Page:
Four Women Musicians from Niger

Safiath, ZM, Habsou Garba and Fati Mariko: producing diverse sounds in rap, hip-hop and soul.

Fati Mariko, Youtube Screen Shot.

Women musicians in Niger are a notably socially conscious group. While they sing about the universally popular topics (like lost or new love), many of them also often use music to open a dialogue about issues in gender, health, poverty and politics. In a country where resources are extremely limited, these artists are producing diverse sounds in rap, hip-hop and soul. They both collaborate internationally, and draw on the traditions of the countries’ various ethnic groups.

If you’d like to check out some of the women musicians from Niger, start with the following four:

Safiath: The work of Safiath is characterized by her rich, velvety vocals. She works in a wide variety of genres, as a solo artist, and also with the group Kaidan Gaskia.

Click for a link to one of her latest videos, “Tazedar”, sung in Zarma and Tamachek.

The next song by Safiath, is the bluesy and beautiful “Yaro,” inspired by an old Zarma song, and sung in Hausa. It is about the sorrows of children facing mistreatment while living or working away from home. Safiath said she’s inspired to sing this song because the rights of children are “an issue that needs to be addressed.” Be sure to watch until the music picks up, about 45 seconds in.

Safiath has serious range, and has collaborated with other musicians from the continent. She recorded the soft, harmonious “Dans La Vie” in Burkina Faso, collaborating with Senegalese producer Ali Diallo, and hip-hop collective United Artists for African Rap (AURA).

ZM (Zara Moussa): ZM creates catchy and sassy Sahelian rap. In one of her new tunes “Mes Ailes” or “my wings,” ZM sings about finding strength through music while going through a difficult divorce. Recently, she’s worked with independent Canadian music producer Teaville Bourque to record songs. ZM also addresses public health issues in her song “Et Si” (“and if”), about the importance of giving blood. This song, sung in Zarma and French, references maternal health, a pressing issue in Niger. Woman who loose blood in childbirth can need blood donations to survive.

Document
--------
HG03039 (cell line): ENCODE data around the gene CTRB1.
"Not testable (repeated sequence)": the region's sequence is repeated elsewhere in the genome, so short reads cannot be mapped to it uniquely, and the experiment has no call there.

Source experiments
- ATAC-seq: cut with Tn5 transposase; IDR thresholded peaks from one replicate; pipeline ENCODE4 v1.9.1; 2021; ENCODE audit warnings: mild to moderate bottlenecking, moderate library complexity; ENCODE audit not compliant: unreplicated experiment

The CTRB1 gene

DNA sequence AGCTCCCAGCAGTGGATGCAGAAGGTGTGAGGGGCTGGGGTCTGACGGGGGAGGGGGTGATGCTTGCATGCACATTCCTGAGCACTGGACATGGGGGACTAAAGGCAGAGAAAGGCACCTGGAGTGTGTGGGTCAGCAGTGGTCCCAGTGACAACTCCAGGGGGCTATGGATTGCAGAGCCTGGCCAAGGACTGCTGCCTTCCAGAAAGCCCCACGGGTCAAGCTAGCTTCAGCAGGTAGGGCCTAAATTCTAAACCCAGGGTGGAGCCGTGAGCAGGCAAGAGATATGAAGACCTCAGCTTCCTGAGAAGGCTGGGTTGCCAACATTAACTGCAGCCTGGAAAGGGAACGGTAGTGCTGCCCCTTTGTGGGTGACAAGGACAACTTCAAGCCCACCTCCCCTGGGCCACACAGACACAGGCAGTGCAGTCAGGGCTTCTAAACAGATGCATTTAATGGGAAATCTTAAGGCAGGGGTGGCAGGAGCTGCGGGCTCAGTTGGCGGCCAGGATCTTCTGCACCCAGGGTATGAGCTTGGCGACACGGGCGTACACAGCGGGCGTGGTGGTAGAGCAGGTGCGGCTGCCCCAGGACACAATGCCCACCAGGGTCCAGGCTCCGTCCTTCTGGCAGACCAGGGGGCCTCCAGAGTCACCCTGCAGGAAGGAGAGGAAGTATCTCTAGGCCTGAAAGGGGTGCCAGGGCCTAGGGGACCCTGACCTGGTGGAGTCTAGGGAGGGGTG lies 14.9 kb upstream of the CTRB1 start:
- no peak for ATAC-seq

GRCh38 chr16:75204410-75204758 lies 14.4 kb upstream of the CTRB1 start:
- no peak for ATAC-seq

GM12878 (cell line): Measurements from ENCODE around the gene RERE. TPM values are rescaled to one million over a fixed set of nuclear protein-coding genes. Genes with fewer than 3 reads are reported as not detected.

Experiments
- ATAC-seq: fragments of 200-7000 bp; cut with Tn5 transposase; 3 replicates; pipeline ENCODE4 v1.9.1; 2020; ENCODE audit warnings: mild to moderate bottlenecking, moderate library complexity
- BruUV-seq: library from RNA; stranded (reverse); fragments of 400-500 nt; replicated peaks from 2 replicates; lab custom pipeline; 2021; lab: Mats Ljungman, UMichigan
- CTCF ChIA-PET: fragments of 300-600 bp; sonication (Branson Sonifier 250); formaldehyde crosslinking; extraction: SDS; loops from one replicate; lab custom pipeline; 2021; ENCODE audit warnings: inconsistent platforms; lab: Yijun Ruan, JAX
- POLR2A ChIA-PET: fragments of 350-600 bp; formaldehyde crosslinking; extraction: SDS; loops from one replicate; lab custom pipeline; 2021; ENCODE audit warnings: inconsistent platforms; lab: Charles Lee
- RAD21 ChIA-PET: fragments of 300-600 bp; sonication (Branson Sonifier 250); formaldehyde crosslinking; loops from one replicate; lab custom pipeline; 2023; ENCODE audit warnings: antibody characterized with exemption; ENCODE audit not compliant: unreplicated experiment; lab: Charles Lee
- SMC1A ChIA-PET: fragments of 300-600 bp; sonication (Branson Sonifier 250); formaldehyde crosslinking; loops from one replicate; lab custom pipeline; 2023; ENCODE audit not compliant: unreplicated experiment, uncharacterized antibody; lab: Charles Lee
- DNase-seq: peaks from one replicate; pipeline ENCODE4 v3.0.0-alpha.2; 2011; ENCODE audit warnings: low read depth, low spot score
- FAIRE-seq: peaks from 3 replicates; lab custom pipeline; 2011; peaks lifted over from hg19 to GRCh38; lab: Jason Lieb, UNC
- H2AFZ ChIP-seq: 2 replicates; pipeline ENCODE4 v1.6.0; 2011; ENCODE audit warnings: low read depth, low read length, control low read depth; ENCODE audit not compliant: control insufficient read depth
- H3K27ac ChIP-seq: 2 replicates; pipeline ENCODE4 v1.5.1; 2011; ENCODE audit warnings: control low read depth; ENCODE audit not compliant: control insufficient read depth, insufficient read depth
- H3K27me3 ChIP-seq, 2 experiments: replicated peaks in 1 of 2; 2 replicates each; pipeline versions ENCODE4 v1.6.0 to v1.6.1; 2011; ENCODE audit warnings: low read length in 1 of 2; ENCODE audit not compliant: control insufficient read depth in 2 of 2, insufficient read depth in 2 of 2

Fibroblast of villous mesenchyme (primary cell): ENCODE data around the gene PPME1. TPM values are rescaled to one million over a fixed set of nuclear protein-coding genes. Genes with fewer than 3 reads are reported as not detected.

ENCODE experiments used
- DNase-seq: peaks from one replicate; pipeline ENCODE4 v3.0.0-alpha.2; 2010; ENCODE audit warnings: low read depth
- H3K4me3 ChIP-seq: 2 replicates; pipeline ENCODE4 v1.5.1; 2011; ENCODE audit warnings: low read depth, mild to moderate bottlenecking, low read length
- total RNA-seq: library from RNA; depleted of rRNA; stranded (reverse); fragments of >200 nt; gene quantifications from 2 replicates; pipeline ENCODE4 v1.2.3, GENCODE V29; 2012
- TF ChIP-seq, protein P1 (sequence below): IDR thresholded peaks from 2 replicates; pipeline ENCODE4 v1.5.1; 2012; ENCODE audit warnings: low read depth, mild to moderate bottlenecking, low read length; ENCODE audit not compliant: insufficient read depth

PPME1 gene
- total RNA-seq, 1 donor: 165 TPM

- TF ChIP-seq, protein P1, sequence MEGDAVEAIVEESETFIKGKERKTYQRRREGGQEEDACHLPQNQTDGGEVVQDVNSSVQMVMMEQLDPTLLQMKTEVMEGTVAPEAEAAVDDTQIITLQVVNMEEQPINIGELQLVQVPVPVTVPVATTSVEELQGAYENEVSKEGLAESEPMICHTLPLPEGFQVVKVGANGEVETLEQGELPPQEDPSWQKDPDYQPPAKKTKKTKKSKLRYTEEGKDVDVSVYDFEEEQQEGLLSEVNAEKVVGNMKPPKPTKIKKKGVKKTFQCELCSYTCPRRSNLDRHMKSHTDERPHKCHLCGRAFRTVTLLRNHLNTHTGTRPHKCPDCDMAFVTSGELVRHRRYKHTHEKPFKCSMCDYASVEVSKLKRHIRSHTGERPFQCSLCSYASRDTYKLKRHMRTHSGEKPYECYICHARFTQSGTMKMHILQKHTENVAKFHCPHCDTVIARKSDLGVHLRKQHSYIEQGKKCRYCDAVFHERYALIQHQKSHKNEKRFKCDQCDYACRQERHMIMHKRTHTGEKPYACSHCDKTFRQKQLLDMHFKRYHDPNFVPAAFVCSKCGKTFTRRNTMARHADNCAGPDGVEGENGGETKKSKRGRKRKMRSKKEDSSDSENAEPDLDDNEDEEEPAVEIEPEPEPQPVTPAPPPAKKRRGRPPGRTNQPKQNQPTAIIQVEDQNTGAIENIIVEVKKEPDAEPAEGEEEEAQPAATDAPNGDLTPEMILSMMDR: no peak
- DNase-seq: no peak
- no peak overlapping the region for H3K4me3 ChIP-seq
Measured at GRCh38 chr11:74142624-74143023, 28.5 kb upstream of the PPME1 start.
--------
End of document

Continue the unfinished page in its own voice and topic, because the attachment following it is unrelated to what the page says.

Habsou Garba: A singer very popular in Niger, Garba is profiled in the book Engaging Modernity: Muslim Women and the Politics of Agency in Postcolonial Niger, by Ousseina D. Alidou of Rutgers University. Alidou highlights what makes this singer so important and unique, analyzing her creative, dynamic record of subverting patriarchy and colonialism. As a child, Garba left an elitist French school to attend an Arabic-French madarasa (school), where she was able to sing. At the start of her career, Alidou writes, her emergence “as a famous public performing artist in Niger was of such political significance that she quickly earned a state appointment as a waged worker at the city hall”. Today, she’s enjoyed a dynamic career as a talk radio host and a singer. Her videos also feature the entertainment troupe Annashuwa, and cover a variety of themes including love, public health, and religious life. Alidou writes that the entertainment troupe Annashuwa is a unique “brassage given its multiethinic and multigendered membership”.

Here’s another one of her energetic songs, produced by studio Seydey Haouchi.

Fati Mariko: A singer and song-writer who sings with the band Marhaba. Mariko has been singing since 1986, she says, and does so “because its my destiny.” Her third album, “Inch Allah,” is on iTunes and Spotify. Try the tracks, “Erdi” (about cattle herding) and “Rigia” (about happy love). “Hôpital” was produced at the request of the National Hospital in Niamey; the lyrics encourage people to support and take care of the facility. This extended video features her singing, as well as long shots of Nigerien landscapes and daily life.  She sings in four different languages.

  • This list is by no means exhaustive. Keep an ear out for music coming out of Niger. As access to technology and online resources increases in the country, hopefully so will the world’s ability to enjoy its music.

Further Reading

The culture wars are a distraction

When our political parties only have recourse to the realm of identity and culture, it is a smokescreen for their lack of political legitimacy and programmatic content. It is cynically unpolitical, and it’s all bullshit.